Writing a job vacancy in 7 steps
- Juliëtte Geers
- How to
- 28 Aug 2023
- Edited 9 Nov 2022
- 3 min
- Managing and growing
A vacancy is a ‘job opening’. You will often have to write a job ad for vacancies, regardless of whether you are looking for an administrative assistant, marketing officer, or specialist. This article will guide you through the process of writing a clear, easy-to-find job vacancy in 7 steps. This will maximise the chances of a good match between your company and your new staff member.
“A good job ad stands out, is easy to find online, is easy to scan, and paints a realistic picture of the position and your company”, recruiter Claire Willekens sums up. But how do you write a job ad that ticks all those boxes? Willens shares her tips and experiences.
The components of a job ad
A job ad that echoes your company’s communication style, can convince candidates to apply. Clearly structured ads that feature these 7 elements are easy to scan for the reader.
1. Job title
The job title should be right at the top of your job ad. Be as specific as you can be. ‘Communications adviser’ is better than ‘adviser’. You could also mention your industry, product group, or location. Keep the title as short as possible.
“Use keywords that potential candidates are likely to include in their online searches”, Willekens recommends. “This will increase the findability of your job listing on search engines and job boards like Indeed or Google for Jobs.”
2. Job description
Describe the role. Outline the day-to-day activities of the role, what team the candidate will be working in, and what their workplace will look like. Provide a realistic and engaging summary of the job that will appeal to good candidates. Use the following sentences and complete them:
- You will be responsible for..
- Your main duties will be...
- Your team will consist of ... and your role will be ...
- On a typical day, you will:
3. Job requirements
Job requirements are the experience and skills needed for a particular job. Potential requirements include a degree, work experience, and competencies (skills and traits). Anywhere from 3 to 7 requirements is best. Avoid listing more than 7, because you might scare people off and miss out on good candidates. Pick the most important job requirements and include them in the ad.
Next, tell potential candidates what you have to offer. State whether you offer an open-ended or fixed-term contract and how many hours a week. Mention primary employment conditions, like salary, working hours, and leave. “Salary is often negotiated at a later stage”, Willekens adds. “So some companies avoid mentioning salary in job ads. They assume that they will figure it out with the candidate later. I do usually mention a salary range in ads for 2 clear reasons”, Willekens continues: “First, you create realistic expectations and prevent disappointing situations in the future. Second, the more details you provide - like location, salary, and application deadline - your ad will be more findable on search engines and job boards.”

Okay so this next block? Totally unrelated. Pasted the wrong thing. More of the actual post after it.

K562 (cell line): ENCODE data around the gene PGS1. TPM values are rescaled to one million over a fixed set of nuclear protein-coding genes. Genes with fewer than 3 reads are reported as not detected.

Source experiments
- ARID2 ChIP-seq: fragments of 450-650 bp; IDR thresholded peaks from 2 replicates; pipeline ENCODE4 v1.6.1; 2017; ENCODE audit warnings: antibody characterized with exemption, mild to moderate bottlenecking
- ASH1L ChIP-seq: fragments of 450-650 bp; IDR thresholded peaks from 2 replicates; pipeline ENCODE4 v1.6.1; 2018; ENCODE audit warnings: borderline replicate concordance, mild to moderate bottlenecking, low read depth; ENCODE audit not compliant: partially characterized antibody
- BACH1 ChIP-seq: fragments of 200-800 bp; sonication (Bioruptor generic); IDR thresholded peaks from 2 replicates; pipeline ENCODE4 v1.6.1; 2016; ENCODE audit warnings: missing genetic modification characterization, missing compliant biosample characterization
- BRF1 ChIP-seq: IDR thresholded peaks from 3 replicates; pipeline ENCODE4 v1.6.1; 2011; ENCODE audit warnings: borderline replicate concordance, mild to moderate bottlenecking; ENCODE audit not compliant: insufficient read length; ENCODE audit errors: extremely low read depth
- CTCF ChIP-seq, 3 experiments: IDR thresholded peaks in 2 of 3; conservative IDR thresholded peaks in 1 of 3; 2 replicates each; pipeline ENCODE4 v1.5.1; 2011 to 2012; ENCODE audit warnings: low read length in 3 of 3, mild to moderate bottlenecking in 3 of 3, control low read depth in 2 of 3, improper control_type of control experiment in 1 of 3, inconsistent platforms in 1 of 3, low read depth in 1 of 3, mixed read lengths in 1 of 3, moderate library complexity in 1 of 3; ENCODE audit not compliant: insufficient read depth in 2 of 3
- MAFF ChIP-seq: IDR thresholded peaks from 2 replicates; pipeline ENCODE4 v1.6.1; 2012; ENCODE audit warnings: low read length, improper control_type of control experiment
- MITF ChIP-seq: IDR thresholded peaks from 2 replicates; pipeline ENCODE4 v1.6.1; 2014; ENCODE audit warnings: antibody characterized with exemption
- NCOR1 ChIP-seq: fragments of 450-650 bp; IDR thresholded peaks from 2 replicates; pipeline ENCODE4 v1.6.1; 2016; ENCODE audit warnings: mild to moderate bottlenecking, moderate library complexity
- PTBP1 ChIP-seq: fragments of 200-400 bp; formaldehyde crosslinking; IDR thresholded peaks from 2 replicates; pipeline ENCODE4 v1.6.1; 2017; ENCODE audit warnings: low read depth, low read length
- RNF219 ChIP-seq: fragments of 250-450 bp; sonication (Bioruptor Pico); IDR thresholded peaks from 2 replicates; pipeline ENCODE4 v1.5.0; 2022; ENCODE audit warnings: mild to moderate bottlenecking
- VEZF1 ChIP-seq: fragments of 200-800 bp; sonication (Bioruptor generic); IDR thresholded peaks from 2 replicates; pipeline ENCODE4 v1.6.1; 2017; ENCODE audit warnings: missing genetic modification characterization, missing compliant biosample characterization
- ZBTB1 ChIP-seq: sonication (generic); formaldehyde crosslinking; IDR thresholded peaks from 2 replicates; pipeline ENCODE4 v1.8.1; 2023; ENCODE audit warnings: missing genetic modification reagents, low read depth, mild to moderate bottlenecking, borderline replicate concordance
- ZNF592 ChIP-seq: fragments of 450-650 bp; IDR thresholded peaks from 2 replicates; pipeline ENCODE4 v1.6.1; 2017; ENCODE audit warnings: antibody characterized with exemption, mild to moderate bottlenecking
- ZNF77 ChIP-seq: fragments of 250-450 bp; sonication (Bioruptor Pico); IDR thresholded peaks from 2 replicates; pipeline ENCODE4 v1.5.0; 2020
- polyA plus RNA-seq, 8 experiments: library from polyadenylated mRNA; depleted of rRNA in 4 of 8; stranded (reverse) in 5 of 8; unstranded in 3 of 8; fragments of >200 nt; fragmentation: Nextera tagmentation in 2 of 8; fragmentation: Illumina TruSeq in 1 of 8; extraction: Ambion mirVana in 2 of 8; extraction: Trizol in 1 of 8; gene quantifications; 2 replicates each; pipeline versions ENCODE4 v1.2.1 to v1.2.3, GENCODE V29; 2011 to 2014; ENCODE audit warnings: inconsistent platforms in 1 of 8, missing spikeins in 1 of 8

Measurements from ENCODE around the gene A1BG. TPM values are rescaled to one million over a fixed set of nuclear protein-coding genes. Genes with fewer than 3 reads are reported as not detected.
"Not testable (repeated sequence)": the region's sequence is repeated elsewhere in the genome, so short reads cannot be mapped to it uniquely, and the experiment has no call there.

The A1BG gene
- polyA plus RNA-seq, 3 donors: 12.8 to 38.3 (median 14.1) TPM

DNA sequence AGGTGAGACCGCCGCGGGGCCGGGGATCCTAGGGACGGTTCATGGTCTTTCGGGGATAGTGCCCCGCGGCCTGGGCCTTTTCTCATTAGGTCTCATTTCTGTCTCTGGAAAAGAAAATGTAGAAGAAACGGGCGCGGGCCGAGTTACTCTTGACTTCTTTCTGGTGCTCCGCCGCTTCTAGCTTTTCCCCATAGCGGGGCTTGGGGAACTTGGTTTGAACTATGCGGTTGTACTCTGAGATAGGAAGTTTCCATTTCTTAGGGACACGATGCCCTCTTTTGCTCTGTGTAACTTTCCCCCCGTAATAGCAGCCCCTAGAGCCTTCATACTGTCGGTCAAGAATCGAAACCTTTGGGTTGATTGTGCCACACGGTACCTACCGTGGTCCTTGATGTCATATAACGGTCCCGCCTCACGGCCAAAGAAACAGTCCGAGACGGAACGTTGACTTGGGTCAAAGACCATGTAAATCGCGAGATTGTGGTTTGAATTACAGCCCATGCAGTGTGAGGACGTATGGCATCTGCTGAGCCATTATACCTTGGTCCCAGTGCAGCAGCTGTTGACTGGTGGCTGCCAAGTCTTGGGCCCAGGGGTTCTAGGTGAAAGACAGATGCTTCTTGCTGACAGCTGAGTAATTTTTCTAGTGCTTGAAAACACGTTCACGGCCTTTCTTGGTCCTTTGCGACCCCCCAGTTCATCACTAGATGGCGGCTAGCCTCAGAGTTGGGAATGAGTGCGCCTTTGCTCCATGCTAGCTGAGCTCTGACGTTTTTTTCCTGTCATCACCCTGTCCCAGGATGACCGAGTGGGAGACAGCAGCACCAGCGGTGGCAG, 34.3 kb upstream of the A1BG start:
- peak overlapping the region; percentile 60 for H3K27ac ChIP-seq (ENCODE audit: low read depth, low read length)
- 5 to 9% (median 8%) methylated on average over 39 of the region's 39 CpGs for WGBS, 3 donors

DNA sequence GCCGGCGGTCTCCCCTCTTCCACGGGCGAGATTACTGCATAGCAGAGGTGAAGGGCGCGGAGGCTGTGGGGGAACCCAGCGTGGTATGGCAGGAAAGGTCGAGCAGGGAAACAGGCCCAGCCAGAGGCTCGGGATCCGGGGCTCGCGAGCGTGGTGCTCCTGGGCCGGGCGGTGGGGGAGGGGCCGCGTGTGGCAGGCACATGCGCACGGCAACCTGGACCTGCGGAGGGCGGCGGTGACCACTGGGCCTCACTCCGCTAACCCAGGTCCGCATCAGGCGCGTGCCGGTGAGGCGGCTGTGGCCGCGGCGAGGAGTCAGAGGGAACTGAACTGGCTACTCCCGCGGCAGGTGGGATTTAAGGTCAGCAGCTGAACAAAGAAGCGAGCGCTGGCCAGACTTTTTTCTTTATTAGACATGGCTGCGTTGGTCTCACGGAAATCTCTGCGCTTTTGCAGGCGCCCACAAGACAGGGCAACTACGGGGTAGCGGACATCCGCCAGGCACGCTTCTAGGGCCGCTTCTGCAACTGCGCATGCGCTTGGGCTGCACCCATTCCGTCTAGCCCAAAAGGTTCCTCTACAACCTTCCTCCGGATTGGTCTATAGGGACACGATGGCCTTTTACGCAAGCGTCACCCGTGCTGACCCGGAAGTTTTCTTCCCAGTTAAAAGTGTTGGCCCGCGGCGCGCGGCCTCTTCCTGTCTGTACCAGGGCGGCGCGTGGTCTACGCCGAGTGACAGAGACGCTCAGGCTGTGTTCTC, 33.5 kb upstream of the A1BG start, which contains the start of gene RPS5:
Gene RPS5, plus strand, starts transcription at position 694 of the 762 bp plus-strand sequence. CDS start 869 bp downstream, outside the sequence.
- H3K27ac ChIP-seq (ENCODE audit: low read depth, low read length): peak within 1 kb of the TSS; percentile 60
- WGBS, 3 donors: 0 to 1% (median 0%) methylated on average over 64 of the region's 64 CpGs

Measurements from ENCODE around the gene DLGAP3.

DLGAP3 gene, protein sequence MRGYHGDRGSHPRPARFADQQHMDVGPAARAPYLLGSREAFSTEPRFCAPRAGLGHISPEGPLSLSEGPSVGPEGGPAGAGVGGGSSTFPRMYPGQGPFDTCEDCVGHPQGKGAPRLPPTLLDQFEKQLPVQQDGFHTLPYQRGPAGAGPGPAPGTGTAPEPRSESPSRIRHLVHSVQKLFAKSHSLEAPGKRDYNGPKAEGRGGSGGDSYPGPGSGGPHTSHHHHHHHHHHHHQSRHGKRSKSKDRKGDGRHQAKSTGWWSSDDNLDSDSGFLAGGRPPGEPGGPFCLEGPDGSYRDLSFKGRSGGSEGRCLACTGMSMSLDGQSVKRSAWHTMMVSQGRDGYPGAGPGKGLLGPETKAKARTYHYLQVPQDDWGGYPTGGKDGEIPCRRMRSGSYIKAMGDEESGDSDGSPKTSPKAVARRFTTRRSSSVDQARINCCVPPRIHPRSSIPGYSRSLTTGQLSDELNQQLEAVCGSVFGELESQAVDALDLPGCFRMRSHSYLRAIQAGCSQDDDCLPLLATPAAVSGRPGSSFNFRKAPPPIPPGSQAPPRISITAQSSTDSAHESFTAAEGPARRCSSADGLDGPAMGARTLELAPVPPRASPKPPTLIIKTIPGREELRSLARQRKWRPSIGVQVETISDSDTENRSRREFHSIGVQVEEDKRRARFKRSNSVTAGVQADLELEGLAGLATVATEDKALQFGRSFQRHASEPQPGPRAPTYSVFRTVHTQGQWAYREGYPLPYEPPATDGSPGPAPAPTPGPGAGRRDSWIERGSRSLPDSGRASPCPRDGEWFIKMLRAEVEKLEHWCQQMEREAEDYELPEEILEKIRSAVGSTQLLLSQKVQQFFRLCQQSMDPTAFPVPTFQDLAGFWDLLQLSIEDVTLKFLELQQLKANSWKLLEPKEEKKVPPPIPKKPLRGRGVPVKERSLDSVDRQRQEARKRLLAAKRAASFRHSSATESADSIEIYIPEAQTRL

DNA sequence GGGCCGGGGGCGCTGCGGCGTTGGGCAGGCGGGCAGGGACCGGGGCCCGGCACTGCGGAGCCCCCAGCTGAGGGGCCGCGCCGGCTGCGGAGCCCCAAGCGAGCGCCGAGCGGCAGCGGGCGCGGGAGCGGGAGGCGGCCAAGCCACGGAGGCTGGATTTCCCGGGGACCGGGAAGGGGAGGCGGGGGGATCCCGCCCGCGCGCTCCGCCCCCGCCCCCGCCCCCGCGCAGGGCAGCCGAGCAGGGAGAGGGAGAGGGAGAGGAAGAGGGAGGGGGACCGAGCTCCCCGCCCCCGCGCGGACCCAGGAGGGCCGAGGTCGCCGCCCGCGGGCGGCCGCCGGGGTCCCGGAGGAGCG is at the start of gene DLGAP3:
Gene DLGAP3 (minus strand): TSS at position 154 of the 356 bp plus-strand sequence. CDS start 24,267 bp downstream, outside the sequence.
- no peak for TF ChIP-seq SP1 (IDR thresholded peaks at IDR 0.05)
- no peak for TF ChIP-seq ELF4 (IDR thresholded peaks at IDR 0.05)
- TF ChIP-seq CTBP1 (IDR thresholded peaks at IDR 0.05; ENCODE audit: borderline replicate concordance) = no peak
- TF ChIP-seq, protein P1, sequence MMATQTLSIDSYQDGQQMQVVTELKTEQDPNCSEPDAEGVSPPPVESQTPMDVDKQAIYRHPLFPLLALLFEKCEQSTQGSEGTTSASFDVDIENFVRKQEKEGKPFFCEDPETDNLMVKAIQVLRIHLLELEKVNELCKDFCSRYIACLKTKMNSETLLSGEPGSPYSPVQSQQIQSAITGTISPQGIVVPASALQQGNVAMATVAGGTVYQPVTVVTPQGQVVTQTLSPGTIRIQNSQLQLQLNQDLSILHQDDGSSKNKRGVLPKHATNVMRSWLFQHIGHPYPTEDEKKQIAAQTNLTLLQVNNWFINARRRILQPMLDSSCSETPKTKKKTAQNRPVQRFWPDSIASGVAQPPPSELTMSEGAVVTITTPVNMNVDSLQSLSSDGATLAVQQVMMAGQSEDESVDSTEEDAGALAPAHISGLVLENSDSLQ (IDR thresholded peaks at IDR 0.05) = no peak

Employers are required to provide clear and predictable employment conditions. For a list of requirements, read the article on transparent and predictable working conditions in the EU.
Make sure to mention your secondary employment conditions (in Dutch) too, like leave and pension schemes. “Highlight what makes you special, like offering free lunches, gym memberships, or flexible working hours”, Willekens explains. “If you are not looking for self-employed professionals and freelancers, mention this clearly.” It is also worth mentioning career opportunities. That way, you are not just offering a job, but a career.”
5. Company information
Always provide some company information. What does your company do and what do you stand for? Briefly describe your corporate culture. Be honest, because candidates will always find out if you embellished the truth.
6. Application procedure
Finally, explain how candidates can apply, their expected timeline, and who they should contact for more information. That way, candidates know what to expect.
7. Application deadline
End your job ad with the application deadline: the date you stop accepting new applications. Including a deadline encourages potential applicants to act.
A few more pointers
With these 7 components, your job posting is complete. Now you can sharpen it a bit. Help the scanning reader by keeping your job posting short and clear: Paragraphs should be no more than 6 lines
- Your job ad should not be longer than 1 A4
- In each section, mention the most important element first
- Use lists
- Use clear headings, such as 'what we offer you'
- Use short sentences
- Steer clear of clichés if you want your job ad to stand out. 'Dynamic', 'Wizard', '9-to-5 mentality', and 'passionate' are all best avoided.
- Make sure that your job ad is mobile friendly
- Only set relevant requirements You are not allowed to ask about age, gender, background, health status, sexual orientation, religion, or political views. In fact, doing so is punishable by law, although there are some exceptions. Dutch Law requires employers to offer equal opportunities (in Dutch).
Example of a job ad
If you are still a bit unsure of what a good job ad looks like, here is a good example (in Dutch).
Posting a job ad
Ready to post your job ad? You have the following options:
- Job boards. Job boards attract job seekers. In other words, they are a good way to get your ad seen by the right people. Not sure which job board to choose? Business Insider has a list of the largest job boards (in Dutch).
- Your own website. Make sure that search engines can easily find your job ad.
- Your network. Ask your network to share your job ad. Ask friends, acquaintances, and employees. You could even offer a referral bonus to employees.